Buried E.T. Cartridges Discovered by Archeologists

By taylorhatmaker - Atari E.T. Dig: Alamogordo, New Mexico, CC BY 2.0April 26, 2014

As part of the filming of the documentary, Atari: Game Over, a team of archaeologists at a landfill in Alamogordo, New Mexico uncover the site of an estimated 700,000 Atari 2600 cartridges buried in 1983, including copies of E.T. the Extra-Terrestrial, one of the most famous commercial failures in video game history. Since 1983 when it was first reported that Atari had dumped excess copies of unsold cartridges, the event had become a type of urban legend, with the details of the games, other equipment, and quantities dumped varying according to who was telling the story. It also became a symbolic event of the video game crash of 1983, where home video game revenues fell by nearly 97% over two years. It was commonly believed that millions of copies of E.T. were buried, although it was claimed by a former Atari official during the excavation that the number was only 728,000 cartridges of various games.

It was reported that only about 1100 cartridges were uncovered as the majority were buried deeper than expected. Games found in the recovery included Yars’ Revenge, Star Raiders, Pac-Man, Space Invaders, Defender, Warlords, Centipede, and yes E.T.

As an 8 or 9 year old kid, I actually really liked the E.T. game! I remember the agony of not being able to win and having E.T. die or be captured, and the thrill of completing the game and sending E.T. home. In fact, I still have my original cartridge as well as my original Atari 2600.

Arcade Game of Many Firsts

Gran Trek 10March 18, 1974

Atari Introduces Gran Trak 10. It is the first arcade game to use solid state read-only memory (ROM) to store sprites for each car, the game timer, the race track, and the score. As such, it’s the the first game to have defined characters rather than mathematically manipulated dots. The game’s controls, which include a four-position gear shifter, a steering wheel, and two foot pedals, are also all firsts for arcade games.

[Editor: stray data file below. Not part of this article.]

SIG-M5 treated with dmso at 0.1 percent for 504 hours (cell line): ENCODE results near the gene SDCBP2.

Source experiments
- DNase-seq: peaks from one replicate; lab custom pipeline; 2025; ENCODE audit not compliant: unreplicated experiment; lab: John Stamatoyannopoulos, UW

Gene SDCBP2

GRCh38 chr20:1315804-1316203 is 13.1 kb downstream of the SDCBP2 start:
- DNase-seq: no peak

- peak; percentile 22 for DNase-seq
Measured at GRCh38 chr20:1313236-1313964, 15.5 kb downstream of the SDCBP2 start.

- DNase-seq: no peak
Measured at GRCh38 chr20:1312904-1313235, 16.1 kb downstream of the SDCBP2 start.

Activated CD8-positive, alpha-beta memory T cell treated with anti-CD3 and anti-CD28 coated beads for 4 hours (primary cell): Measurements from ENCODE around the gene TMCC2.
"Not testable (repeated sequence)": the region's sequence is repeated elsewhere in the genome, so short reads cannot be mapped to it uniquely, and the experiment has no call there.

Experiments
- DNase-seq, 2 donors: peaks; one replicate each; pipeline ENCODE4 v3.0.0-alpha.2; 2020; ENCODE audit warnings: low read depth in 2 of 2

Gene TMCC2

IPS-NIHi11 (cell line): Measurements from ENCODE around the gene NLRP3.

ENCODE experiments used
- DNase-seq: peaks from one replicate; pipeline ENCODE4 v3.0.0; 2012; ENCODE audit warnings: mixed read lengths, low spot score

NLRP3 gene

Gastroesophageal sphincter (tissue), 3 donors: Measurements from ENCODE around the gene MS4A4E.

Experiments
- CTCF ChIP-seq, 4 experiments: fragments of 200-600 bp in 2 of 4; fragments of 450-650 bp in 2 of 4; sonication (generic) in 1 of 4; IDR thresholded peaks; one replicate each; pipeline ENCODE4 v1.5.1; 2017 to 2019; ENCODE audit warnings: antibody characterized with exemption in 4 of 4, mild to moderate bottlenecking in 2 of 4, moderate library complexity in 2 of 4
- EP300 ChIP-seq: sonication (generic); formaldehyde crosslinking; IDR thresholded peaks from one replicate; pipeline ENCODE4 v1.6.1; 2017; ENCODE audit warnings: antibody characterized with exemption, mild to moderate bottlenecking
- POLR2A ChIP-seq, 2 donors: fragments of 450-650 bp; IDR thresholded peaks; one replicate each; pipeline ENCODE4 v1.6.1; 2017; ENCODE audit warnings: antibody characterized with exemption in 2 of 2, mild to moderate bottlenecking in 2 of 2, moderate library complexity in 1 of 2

Japan Goes Crazy for Playstation 2!

March 4, 2000

Sony released the Playstation 2, the follow-up to their wildly successful original Playstation, in Japan to a waiting crowd of 10,000 people, many of whom had started waiting four days earlier. Sony promptly sold out of all 1 million Playstation 2 launch units in a single weekend. Interestingly, because there were only 11 launch title games available, the fact that the PS2 could play DVDs at a significantly lower price than most standalone DVD players of the time drove much of the early demand.

Magnavox Licenses Home Video Games

Magnavox OdysseyMarch 3, 1971

Magnavox gets the exclusive licensing of television video game technology from Sanders Associates. The first home video game console, the Odyssey, was developed at Sanders by a team headed by Ralph Baer.


Introduction of the Bandai Pippin

Bandai PippinFebruary 9, 1996

The Bandai Pippin is introduced. A little-known “multimedia device” using technology licensed from Apple Computer, it was an ill-fated attempt at a home video game console. It was 22nd on PC World’s list of the “25 Worst Tech Products of All Time”.

The Sims Released

The Sims CoverFebruary 4, 2000

EA releases The Sims, the best-selling PC game in history. I guess people like pretending to be other people!

Tetris Sneaks Into the US

Tetris DOSJanuary 29, 1988

The computer game Tetris makes its first appearance in the United States as a PC game. The company that released the game was Spectrum Holobyte, which had dubious licensing rights to the game. When companies became interested in licensing Tetris for other platforms besides the PC, a series of events kicked off a long legal battle, in which the big winner was eventually Nintendo, who used the game Tetris to drive sales of its new Game Boy platform.

The Birth of Video Games

Ralph BaerJanuary 15, 1968

Ralph Baer, generally considered the father of the video game industry, applies for a patent on a TV game system he designed. This patent eventually leads to the Magnavox Odssey, the first home video game machine. Ralph Baer is also well-known for many other products such as the electronic game SIMON.

iD Software Releases DOOM

doomDecember 10, 1993

Video Game developer iD software releases the game DOOM. DOOM is considered one of the most influential titles in video game history, popularizing the first-person shooter genre with its “deathmatch” multi-player mode. Its use of graphic violence and satanic imagery also made the game controversial, which of course only served to increase DOOM’s popularity.

Atari Introduces Pong

Atari_Pong_arcade_game_cabinetNovember 29, 1972

Atari introduces their first product, Pong, which would become the world’s first commercially successful video game. The story goes that Atari’s founder Nolan Bushnell installed the game at Andy Capp’s Tavern in Sunnyvale California on this day. Soon they were called by the bar owner complaining that the game stopped working. Upon investigating the problem, they found that the game was jammed with quarters. At least that is the legend but regardless there were 10,000 machines installed within 4 months.

The popularity of Pong sparked the beginning of the video game industry with Atari being the leader in both arcade and home video gaming through the early 1980’s.